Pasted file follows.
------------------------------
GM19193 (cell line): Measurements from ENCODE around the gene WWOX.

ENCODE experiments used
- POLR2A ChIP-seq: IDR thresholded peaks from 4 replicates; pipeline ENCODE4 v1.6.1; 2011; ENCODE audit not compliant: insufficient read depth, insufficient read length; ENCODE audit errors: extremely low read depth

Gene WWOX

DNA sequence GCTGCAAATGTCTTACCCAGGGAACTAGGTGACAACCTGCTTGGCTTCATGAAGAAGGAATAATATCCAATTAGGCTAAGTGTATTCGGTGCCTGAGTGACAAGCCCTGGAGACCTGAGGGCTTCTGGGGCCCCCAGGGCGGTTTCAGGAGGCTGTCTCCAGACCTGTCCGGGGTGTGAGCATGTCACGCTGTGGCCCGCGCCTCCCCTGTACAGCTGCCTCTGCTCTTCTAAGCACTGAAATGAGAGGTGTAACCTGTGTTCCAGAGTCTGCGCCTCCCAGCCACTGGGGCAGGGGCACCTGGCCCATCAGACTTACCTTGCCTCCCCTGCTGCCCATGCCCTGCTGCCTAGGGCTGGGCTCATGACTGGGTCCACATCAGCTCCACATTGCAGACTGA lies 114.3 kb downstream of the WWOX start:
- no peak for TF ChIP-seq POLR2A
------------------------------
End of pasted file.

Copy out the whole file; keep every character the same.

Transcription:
GM19193 (cell line): Measurements from ENCODE around the gene WWOX.

ENCODE experiments used
- POLR2A ChIP-seq: IDR thresholded peaks from 4 replicates; pipeline ENCODE4 v1.6.1; 2011; ENCODE audit not compliant: insufficient read depth, insufficient read length; ENCODE audit errors: extremely low read depth

Gene WWOX

DNA sequence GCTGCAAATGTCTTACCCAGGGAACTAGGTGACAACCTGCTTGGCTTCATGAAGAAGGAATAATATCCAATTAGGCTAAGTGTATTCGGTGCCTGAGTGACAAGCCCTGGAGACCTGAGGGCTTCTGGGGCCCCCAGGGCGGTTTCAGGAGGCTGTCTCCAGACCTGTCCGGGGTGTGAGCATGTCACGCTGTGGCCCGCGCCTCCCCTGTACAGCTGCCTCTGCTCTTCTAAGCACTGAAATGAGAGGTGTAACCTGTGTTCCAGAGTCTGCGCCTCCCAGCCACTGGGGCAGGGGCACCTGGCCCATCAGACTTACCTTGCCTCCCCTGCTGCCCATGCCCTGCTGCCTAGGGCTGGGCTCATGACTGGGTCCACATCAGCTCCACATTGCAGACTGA lies 114.3 kb downstream of the WWOX start:
- no peak for TF ChIP-seq POLR2A